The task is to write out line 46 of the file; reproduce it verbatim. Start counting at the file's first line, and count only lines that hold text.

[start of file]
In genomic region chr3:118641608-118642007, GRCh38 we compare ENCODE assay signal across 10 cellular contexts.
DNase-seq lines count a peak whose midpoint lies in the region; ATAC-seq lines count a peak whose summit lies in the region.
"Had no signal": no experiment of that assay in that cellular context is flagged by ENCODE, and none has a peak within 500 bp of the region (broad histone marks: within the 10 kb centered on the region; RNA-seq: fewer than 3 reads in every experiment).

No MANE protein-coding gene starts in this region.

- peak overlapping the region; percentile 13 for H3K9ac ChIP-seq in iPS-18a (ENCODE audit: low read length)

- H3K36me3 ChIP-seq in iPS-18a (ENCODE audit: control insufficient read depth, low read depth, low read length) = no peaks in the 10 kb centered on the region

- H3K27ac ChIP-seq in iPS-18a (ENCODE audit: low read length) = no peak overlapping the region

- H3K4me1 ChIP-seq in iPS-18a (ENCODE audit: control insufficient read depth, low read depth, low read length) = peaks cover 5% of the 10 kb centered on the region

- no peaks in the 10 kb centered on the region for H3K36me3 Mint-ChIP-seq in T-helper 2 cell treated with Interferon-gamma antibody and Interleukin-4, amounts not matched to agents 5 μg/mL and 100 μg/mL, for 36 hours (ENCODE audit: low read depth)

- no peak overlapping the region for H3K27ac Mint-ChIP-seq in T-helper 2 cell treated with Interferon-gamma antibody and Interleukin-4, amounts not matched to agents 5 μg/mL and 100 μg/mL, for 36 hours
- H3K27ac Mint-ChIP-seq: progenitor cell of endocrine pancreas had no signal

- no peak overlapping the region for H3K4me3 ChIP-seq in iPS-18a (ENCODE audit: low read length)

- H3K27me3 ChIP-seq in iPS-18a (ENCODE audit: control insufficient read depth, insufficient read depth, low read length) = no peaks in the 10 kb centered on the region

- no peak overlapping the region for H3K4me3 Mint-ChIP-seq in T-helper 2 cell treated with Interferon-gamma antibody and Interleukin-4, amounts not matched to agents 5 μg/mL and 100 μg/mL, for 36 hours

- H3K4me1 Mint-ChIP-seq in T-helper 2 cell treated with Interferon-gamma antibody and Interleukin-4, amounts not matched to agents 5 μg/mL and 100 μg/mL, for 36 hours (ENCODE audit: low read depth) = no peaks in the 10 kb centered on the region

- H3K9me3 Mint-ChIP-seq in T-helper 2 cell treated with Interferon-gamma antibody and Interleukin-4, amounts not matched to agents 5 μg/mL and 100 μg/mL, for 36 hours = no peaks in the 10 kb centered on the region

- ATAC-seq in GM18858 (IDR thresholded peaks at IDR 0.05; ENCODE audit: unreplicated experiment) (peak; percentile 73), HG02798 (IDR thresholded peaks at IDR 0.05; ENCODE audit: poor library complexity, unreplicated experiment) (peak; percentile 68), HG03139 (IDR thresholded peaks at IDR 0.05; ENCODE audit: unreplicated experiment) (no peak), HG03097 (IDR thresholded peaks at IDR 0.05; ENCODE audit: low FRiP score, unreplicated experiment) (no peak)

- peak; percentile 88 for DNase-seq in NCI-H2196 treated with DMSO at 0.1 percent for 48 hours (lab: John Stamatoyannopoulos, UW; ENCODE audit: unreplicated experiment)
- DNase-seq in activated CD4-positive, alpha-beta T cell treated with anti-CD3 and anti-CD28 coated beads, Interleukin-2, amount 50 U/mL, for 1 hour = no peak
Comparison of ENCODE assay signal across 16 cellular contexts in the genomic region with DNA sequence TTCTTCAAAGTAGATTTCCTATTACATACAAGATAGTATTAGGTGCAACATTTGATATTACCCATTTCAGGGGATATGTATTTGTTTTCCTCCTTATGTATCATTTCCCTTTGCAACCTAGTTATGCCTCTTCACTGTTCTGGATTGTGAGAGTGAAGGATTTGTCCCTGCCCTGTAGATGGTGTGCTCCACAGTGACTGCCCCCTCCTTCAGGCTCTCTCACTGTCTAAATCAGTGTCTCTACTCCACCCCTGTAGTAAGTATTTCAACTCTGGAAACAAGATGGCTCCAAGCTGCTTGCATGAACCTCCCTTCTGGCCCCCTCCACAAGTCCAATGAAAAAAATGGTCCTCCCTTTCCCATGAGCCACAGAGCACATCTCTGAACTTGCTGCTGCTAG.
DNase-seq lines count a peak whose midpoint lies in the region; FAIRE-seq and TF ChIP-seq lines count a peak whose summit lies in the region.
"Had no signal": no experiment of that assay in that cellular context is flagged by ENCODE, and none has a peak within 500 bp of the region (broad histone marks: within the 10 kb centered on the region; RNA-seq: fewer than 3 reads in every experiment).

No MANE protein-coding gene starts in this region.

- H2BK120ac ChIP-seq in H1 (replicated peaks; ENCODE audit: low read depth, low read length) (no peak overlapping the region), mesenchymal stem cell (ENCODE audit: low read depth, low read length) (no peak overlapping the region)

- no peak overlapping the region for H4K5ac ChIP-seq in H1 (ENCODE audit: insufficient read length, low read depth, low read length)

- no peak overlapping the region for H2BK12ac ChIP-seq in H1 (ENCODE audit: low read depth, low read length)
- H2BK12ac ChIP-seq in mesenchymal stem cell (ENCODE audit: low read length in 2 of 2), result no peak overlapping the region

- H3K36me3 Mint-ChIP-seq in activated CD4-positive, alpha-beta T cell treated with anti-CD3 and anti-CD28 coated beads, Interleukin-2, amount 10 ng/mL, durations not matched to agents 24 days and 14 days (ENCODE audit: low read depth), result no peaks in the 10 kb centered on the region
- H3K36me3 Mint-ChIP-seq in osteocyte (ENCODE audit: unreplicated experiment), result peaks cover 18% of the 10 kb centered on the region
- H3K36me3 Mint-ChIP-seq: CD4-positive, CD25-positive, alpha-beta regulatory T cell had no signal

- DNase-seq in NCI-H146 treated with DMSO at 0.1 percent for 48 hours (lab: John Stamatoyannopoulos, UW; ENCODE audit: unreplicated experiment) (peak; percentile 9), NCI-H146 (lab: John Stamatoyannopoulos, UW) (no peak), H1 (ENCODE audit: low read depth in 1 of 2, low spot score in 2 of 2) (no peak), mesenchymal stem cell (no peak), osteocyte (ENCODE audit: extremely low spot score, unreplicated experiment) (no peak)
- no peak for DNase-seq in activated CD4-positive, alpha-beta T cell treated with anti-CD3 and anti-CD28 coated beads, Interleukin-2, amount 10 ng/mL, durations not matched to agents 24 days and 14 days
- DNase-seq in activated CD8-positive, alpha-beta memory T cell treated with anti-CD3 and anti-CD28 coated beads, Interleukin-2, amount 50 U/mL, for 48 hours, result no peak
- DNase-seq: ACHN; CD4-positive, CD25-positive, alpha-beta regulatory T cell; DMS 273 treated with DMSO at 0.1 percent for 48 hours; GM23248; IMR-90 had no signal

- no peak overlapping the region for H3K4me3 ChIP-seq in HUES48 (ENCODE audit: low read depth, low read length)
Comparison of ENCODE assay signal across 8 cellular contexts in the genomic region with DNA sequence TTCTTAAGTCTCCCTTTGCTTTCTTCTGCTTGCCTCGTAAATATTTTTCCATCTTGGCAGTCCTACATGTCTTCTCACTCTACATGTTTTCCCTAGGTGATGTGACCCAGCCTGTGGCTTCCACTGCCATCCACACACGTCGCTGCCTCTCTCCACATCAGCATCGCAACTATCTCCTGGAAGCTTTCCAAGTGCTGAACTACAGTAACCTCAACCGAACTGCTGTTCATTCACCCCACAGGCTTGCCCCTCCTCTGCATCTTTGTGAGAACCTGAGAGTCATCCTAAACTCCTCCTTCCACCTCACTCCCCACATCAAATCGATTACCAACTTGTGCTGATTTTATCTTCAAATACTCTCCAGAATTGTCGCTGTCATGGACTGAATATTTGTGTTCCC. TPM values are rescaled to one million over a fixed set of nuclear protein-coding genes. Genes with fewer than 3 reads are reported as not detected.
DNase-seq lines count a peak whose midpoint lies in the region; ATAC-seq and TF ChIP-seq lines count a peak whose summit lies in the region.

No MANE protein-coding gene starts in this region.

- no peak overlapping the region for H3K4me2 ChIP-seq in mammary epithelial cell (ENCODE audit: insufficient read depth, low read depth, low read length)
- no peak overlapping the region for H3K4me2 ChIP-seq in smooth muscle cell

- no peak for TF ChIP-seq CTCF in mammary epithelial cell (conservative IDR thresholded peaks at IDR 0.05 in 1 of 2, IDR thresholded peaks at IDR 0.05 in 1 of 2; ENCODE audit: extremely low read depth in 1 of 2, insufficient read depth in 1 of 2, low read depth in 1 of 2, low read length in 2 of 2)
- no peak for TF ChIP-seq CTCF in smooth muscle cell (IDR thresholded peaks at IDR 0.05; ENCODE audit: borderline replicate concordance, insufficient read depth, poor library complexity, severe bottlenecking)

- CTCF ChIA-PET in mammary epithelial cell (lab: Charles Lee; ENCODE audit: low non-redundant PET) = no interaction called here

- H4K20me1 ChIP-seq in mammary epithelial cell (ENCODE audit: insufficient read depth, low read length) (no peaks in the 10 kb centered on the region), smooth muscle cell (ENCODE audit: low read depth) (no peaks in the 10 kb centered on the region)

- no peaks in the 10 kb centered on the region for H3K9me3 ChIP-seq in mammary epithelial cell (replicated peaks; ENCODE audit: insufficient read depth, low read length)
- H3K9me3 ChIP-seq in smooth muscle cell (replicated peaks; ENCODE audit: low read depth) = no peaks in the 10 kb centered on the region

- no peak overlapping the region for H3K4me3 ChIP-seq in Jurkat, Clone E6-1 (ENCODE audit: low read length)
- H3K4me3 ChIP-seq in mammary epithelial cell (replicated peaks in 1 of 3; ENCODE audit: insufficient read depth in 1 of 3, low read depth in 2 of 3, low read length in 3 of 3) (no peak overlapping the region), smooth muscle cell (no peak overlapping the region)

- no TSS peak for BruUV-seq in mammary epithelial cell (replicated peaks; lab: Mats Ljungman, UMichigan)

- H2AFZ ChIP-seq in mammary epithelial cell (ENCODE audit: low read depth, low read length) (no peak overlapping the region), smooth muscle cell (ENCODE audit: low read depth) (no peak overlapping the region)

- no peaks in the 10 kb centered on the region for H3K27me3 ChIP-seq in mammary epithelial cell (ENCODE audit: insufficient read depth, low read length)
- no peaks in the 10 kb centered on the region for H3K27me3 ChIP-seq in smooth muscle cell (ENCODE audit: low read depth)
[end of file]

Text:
- H3K9me3 ChIP-seq in smooth muscle cell (replicated peaks; ENCODE audit: low read depth) = no peaks in the 10 kb centered on the region